Similarly, the Second Council of Ephesus of 449, also held in Anatolia, was called by the Byzantine Emperor Theodosius II and, though annulled by the Council of Chalcedon, was confirmed by Emperor Basiliscus, who annulled the Council of Chalcedon. This too ceased to be considered an ecumenical council.
The Roman Catholic Church does not consider the validity of an ecumenical council's teaching to be in any way dependent on where it is held or on the granting or withholding of prior authorization or legal status by any state, in line with the attitude of the 5th-century bishops who "saw the definition of the church's faith and canons as supremely their affair, with or without the leave of the Emperor" and who "needed no one to remind them that Synodical process pre-dated the Christianisation of the royal court by several centuries".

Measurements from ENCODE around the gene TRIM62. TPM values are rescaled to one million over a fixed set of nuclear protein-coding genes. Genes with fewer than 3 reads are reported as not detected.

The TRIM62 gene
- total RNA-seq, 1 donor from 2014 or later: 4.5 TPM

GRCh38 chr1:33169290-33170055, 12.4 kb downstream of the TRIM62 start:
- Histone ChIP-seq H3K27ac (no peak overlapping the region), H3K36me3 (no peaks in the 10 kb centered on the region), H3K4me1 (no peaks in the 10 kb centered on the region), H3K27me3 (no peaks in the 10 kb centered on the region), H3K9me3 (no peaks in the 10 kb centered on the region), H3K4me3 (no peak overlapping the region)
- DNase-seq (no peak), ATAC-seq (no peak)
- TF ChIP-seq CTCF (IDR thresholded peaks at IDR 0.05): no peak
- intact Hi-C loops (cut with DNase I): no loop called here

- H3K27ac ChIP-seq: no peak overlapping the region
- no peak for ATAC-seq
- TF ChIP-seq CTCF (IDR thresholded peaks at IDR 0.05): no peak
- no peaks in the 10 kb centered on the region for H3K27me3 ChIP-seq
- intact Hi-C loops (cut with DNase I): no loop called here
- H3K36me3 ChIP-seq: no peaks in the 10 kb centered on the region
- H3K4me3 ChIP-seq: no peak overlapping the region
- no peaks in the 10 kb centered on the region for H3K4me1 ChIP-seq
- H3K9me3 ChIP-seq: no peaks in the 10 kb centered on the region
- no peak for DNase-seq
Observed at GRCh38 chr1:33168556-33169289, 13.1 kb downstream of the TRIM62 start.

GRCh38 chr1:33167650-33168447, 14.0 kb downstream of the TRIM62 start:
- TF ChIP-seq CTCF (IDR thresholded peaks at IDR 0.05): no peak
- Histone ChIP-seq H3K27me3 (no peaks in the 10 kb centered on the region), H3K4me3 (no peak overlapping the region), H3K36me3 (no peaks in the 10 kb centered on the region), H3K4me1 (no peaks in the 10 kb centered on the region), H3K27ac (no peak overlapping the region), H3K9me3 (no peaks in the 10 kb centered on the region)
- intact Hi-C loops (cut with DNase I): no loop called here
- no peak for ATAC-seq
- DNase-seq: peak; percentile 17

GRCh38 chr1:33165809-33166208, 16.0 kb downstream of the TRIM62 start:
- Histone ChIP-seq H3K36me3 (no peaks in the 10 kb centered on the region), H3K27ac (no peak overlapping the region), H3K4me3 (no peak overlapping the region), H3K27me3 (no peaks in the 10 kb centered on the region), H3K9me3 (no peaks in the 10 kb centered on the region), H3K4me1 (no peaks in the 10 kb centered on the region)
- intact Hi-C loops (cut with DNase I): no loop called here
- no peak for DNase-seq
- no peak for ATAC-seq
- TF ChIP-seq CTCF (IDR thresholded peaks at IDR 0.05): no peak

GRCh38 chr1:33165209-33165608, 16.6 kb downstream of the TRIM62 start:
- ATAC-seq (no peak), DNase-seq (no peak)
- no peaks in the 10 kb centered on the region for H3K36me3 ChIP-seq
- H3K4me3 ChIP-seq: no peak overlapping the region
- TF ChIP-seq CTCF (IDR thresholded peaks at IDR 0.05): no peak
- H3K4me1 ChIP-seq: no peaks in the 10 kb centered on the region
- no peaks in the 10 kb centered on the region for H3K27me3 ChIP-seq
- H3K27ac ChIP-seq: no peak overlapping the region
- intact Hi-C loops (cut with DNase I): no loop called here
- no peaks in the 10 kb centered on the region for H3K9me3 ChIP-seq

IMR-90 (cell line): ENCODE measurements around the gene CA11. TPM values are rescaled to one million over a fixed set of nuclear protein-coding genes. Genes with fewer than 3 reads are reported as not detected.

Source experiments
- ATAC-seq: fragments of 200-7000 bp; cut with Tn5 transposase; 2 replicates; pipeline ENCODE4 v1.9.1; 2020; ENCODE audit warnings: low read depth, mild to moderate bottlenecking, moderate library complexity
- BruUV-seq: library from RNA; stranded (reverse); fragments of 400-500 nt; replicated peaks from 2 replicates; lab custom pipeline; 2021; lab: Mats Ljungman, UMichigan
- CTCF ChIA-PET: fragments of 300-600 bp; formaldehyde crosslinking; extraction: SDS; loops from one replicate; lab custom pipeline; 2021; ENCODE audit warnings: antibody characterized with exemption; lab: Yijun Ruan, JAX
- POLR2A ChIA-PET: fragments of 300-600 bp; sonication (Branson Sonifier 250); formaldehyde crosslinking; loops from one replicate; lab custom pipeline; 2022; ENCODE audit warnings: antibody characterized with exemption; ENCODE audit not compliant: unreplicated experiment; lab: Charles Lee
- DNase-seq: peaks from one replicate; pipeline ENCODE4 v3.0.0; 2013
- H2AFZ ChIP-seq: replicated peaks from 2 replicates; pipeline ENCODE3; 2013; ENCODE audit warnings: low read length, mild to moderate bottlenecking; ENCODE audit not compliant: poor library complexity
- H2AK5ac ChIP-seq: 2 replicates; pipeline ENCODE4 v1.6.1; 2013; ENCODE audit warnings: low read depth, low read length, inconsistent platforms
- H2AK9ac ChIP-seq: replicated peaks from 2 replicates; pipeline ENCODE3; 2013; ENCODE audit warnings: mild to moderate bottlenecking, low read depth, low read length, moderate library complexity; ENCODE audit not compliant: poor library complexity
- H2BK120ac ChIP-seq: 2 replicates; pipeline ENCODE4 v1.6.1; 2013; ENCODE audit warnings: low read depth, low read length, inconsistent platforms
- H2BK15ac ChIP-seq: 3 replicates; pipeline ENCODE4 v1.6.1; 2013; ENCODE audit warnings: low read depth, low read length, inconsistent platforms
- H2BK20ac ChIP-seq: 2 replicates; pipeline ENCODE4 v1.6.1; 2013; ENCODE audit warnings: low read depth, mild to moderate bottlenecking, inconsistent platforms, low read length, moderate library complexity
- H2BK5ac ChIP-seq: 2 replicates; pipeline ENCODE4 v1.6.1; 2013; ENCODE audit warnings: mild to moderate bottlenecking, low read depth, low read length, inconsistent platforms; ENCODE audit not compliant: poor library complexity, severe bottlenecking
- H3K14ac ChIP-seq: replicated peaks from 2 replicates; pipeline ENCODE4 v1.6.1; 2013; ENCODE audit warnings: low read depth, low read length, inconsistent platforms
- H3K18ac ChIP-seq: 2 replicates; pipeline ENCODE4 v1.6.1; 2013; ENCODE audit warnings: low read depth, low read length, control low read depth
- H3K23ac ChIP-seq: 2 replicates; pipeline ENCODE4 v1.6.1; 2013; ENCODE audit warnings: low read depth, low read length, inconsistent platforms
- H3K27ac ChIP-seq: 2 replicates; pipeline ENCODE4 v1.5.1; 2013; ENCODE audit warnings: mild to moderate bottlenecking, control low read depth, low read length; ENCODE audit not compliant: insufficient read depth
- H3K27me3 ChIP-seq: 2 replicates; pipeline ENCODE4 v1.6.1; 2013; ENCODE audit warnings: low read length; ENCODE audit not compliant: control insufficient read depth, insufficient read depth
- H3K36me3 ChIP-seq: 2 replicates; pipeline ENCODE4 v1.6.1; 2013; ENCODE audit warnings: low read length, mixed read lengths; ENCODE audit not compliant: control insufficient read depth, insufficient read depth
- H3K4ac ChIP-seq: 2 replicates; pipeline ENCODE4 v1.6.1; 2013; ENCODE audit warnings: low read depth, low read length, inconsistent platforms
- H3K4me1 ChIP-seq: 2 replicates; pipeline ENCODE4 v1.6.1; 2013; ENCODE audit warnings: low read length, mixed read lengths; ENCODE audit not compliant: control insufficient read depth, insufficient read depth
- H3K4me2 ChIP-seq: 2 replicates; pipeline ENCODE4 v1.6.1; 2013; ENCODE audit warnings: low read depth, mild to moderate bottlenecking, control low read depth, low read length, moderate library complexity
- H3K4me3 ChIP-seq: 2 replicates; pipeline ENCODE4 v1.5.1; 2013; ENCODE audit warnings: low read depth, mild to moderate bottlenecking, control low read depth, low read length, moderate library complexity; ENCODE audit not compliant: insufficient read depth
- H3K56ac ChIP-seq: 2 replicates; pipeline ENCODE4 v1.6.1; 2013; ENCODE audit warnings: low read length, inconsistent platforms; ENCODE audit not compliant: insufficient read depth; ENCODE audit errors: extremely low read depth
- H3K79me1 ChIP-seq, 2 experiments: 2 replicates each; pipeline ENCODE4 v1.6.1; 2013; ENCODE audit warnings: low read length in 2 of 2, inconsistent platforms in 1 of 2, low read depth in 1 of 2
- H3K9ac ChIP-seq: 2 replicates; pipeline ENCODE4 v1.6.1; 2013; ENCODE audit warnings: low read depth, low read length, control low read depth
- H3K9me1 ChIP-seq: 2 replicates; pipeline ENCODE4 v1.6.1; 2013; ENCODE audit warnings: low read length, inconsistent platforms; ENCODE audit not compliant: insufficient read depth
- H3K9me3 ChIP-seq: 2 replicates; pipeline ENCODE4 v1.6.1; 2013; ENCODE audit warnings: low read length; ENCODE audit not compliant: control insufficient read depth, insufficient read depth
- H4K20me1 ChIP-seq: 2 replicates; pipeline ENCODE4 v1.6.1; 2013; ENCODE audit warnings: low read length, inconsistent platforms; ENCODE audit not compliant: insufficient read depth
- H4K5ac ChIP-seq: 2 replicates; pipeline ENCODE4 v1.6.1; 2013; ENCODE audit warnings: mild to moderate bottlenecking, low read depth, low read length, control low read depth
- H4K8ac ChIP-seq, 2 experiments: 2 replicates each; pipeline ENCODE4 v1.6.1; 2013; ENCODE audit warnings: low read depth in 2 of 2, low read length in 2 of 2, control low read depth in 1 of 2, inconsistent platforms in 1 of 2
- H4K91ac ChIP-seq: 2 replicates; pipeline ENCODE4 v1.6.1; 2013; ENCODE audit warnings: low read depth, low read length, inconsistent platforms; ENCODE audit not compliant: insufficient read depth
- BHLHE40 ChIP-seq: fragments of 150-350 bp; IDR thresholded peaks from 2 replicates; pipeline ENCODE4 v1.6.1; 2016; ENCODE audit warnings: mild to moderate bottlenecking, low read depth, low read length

The Roman Catholic Church recognizes as ecumenical various councils held later than the First Council of Ephesus (after which churches out of communion with the Holy See because of the Nestorian Schism did not participate), later than the Council of Chalcedon (after which there was no participation by churches that rejected Dyophysitism), later than the Second Council of Nicaea (after which there was no participation by the Eastern Orthodox Church), and later than the Fifth Council of the Lateran (after which groups that adhered to Protestantism did not participate).
Of the twenty-one ecumenical councils recognised by the Roman Catholic Church, some gained recognition as ecumenical only later. Thus the Eastern First Council of Constantinople became ecumenical only when its decrees were accepted in the West also.